C-3 thru C-6 to first rib.
The scalene muscles originate from the transverse processes from the cervical vertebrae of C2 to C7 and insert onto the first and second ribs, and used to be known as the lateral vertebral muscles. Wiki
First and second ribs.
The anterior scalene muscle (or the scalenus anterior) is inserted by a narrow, flat tendon into the scalene tubercle on the inner border of the first rib, and into the ridge on the upper surface of the second rib in front of the subclavian groove.
The middle scalene, (or scalenus medius) descends along the side of the vertebral column to insert by a broad attachment into the upper surface of the first rib, between the tubercle and the subclavian groove.
The posterior scalene, (or scalenus posterior) is inserted by a thin tendon into the outer surface of the second rib, behind the attachment of the anterior scalene. It is occasionally blended with the middle scalene.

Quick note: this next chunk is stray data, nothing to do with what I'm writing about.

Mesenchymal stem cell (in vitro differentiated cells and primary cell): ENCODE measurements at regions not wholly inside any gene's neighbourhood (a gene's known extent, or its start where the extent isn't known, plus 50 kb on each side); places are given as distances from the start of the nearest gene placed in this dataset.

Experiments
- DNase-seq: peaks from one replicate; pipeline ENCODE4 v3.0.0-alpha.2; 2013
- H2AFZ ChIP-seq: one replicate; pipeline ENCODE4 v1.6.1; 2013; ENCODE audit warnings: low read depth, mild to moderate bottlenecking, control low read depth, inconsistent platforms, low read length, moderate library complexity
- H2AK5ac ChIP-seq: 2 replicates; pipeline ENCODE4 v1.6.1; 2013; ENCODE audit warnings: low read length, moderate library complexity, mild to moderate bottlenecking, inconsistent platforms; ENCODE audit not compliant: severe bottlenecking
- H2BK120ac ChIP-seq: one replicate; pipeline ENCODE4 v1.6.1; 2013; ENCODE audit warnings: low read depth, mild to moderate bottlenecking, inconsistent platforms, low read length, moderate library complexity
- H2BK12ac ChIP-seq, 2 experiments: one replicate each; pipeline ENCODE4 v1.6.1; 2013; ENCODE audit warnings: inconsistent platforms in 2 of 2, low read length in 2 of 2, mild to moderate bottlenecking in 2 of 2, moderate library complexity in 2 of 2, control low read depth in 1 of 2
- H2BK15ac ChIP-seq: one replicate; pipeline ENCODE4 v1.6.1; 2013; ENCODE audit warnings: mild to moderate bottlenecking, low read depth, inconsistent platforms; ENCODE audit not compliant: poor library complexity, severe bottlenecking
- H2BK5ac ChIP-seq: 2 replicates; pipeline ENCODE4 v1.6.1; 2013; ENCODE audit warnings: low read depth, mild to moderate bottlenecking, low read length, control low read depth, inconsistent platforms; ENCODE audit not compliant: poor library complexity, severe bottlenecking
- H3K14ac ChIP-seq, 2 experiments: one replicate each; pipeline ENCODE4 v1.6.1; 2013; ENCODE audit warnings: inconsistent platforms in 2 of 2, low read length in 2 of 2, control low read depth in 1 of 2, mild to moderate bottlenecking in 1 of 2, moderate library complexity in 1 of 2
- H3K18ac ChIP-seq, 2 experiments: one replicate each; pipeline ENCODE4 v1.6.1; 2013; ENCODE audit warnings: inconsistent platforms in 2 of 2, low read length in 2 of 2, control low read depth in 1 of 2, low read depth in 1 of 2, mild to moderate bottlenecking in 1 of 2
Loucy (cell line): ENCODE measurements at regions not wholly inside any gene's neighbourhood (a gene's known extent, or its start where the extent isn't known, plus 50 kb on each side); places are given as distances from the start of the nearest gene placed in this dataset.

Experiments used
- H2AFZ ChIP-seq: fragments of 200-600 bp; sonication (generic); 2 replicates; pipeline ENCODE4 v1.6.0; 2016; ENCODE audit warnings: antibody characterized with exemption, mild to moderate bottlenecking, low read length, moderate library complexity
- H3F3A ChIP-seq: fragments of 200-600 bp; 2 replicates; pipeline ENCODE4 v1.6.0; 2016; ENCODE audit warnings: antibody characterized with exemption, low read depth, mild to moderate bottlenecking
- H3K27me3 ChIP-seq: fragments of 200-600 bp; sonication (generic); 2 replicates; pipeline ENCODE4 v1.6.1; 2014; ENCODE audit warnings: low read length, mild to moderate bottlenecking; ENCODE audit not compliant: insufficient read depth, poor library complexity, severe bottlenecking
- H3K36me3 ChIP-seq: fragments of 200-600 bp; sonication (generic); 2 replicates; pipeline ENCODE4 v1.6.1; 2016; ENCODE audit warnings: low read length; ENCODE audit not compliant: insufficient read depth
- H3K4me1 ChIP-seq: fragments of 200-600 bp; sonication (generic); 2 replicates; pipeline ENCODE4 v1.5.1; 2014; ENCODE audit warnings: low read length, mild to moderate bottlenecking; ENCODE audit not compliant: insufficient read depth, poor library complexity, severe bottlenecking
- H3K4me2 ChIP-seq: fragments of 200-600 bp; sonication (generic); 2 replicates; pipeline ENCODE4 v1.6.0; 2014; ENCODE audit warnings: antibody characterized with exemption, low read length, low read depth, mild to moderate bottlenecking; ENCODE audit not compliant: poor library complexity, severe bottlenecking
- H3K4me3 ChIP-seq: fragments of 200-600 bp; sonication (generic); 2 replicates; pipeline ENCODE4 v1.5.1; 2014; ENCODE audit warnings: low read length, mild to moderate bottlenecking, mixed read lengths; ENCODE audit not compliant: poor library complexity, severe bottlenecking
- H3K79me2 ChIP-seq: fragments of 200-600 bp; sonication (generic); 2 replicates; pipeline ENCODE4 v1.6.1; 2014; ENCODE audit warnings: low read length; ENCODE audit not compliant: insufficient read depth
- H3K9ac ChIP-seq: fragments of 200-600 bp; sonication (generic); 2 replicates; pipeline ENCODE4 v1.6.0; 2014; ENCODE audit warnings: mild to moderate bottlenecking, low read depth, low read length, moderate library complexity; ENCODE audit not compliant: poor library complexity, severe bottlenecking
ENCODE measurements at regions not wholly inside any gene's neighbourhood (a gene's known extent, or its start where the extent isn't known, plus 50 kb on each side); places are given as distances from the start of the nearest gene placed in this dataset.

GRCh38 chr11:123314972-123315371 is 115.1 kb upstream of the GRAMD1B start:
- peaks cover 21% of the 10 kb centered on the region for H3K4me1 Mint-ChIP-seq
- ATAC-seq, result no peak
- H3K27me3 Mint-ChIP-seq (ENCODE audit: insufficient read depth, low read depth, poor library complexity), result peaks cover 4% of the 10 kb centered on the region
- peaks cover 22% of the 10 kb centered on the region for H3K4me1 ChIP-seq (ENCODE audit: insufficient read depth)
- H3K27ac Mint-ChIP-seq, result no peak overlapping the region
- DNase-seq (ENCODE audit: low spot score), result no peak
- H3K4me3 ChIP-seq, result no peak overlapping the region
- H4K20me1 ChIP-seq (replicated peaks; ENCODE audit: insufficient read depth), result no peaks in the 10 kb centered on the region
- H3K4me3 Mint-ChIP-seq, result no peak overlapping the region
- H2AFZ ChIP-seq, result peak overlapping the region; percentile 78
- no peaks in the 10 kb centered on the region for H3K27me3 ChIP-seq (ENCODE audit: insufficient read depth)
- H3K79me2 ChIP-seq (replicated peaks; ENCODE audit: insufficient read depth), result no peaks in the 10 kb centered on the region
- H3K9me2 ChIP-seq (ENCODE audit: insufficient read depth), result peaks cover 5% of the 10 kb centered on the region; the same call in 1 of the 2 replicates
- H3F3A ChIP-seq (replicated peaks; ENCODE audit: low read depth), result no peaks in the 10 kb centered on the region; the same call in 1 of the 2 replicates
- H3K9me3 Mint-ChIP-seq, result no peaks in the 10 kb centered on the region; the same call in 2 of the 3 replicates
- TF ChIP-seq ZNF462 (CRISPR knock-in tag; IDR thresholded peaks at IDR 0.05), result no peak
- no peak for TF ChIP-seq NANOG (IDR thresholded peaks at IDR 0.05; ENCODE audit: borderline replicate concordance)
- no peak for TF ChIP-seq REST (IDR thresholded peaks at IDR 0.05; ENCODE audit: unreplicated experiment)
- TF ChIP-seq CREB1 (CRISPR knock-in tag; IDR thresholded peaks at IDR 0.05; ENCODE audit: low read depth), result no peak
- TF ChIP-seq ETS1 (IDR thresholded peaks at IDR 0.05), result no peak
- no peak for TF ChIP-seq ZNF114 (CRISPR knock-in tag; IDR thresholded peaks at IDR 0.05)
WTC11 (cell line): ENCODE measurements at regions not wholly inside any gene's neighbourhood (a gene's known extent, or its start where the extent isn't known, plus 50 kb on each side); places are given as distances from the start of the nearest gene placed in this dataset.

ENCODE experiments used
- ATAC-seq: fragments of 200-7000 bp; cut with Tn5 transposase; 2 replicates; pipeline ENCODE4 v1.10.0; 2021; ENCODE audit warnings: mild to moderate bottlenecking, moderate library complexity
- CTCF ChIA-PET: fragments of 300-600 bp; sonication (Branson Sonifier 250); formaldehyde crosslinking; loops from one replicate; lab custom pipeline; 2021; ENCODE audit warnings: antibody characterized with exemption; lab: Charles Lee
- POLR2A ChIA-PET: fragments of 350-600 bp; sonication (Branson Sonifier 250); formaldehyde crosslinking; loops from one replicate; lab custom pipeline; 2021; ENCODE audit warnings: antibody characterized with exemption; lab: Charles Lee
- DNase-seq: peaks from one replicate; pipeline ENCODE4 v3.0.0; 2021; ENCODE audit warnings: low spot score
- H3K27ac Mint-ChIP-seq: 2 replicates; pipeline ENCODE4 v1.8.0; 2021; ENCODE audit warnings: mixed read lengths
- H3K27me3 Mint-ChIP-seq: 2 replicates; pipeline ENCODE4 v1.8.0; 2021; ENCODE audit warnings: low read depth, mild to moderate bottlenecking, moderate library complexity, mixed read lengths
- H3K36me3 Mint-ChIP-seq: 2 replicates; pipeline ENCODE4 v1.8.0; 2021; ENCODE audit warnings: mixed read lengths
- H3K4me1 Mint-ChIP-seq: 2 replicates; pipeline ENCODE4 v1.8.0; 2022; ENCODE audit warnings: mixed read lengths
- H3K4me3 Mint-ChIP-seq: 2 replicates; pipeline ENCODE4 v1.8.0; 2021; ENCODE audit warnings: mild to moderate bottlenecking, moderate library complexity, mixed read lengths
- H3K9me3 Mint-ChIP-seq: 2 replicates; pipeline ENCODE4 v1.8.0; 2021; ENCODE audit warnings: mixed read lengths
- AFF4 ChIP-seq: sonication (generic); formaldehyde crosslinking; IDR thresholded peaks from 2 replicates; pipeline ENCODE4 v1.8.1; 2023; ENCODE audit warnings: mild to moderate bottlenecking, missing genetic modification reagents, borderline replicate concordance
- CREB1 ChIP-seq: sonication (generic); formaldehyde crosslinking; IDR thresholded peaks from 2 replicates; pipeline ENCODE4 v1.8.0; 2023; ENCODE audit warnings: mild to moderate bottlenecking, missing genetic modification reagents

Elevates first rib during deep inhalation.
The action of the anterior and middle scalene muscles is to elevate the first rib and laterally flex (bend) the neck to the same side; the action of the posterior scalene is to elevate the second rib and tilt the neck to the same side. They elevate the upper ribs and so they also act as accessory muscles of respiration, along with the sternocleidomastoids.
Innervation – Nerve control
Cervical nerves (C3-C6).
The anterior scalene muscle is supplied by the anterior ramus of cervical nerve 5 and 6.
The posterior scalene is supplied by cervical nerves C6, C7 and C8.
Ascending cervical artery (branch of Inferior thyroid artery).
The inferior thyroid artery is an artery in the neck which arises from the thyrocervical trunk and passes upward, in front of the vertebral artery and longus colli muscle. Wiki
Pictures of muscles
Trigger Point Referrals